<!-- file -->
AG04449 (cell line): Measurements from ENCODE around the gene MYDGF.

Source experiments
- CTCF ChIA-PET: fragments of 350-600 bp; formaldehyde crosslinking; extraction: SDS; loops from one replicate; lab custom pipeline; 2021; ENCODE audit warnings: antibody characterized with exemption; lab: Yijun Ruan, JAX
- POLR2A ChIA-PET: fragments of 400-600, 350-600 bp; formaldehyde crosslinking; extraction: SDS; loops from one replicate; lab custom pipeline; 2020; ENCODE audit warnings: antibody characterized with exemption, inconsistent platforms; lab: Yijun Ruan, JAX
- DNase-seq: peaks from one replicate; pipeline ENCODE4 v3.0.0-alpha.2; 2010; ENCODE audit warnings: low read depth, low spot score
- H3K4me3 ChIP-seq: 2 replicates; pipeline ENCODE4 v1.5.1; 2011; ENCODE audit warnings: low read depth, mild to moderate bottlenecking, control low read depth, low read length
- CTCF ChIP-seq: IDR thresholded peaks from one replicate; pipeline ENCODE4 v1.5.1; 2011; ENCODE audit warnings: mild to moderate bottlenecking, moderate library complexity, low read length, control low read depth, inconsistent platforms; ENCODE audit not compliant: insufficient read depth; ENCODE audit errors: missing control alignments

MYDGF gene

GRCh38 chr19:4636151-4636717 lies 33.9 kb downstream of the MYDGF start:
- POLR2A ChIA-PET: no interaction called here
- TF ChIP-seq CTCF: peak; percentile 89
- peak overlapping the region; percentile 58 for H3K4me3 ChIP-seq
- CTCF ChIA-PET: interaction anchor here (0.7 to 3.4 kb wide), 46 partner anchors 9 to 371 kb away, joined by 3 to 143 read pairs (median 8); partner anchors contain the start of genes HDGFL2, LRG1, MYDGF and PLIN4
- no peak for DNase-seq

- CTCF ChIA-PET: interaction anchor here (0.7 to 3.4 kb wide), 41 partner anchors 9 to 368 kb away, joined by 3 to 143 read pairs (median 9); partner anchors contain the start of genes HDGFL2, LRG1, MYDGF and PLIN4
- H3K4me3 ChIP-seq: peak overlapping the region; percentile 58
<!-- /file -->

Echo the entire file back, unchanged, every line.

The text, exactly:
AG04449 (cell line): Measurements from ENCODE around the gene MYDGF.

Source experiments
- CTCF ChIA-PET: fragments of 350-600 bp; formaldehyde crosslinking; extraction: SDS; loops from one replicate; lab custom pipeline; 2021; ENCODE audit warnings: antibody characterized with exemption; lab: Yijun Ruan, JAX
- POLR2A ChIA-PET: fragments of 400-600, 350-600 bp; formaldehyde crosslinking; extraction: SDS; loops from one replicate; lab custom pipeline; 2020; ENCODE audit warnings: antibody characterized with exemption, inconsistent platforms; lab: Yijun Ruan, JAX
- DNase-seq: peaks from one replicate; pipeline ENCODE4 v3.0.0-alpha.2; 2010; ENCODE audit warnings: low read depth, low spot score
- H3K4me3 ChIP-seq: 2 replicates; pipeline ENCODE4 v1.5.1; 2011; ENCODE audit warnings: low read depth, mild to moderate bottlenecking, control low read depth, low read length
- CTCF ChIP-seq: IDR thresholded peaks from one replicate; pipeline ENCODE4 v1.5.1; 2011; ENCODE audit warnings: mild to moderate bottlenecking, moderate library complexity, low read length, control low read depth, inconsistent platforms; ENCODE audit not compliant: insufficient read depth; ENCODE audit errors: missing control alignments

MYDGF gene

GRCh38 chr19:4636151-4636717 lies 33.9 kb downstream of the MYDGF start:
- POLR2A ChIA-PET: no interaction called here
- TF ChIP-seq CTCF: peak; percentile 89
- peak overlapping the region; percentile 58 for H3K4me3 ChIP-seq
- CTCF ChIA-PET: interaction anchor here (0.7 to 3.4 kb wide), 46 partner anchors 9 to 371 kb away, joined by 3 to 143 read pairs (median 8); partner anchors contain the start of genes HDGFL2, LRG1, MYDGF and PLIN4
- no peak for DNase-seq

- CTCF ChIA-PET: interaction anchor here (0.7 to 3.4 kb wide), 41 partner anchors 9 to 368 kb away, joined by 3 to 143 read pairs (median 9); partner anchors contain the start of genes HDGFL2, LRG1, MYDGF and PLIN4
- H3K4me3 ChIP-seq: peak overlapping the region; percentile 58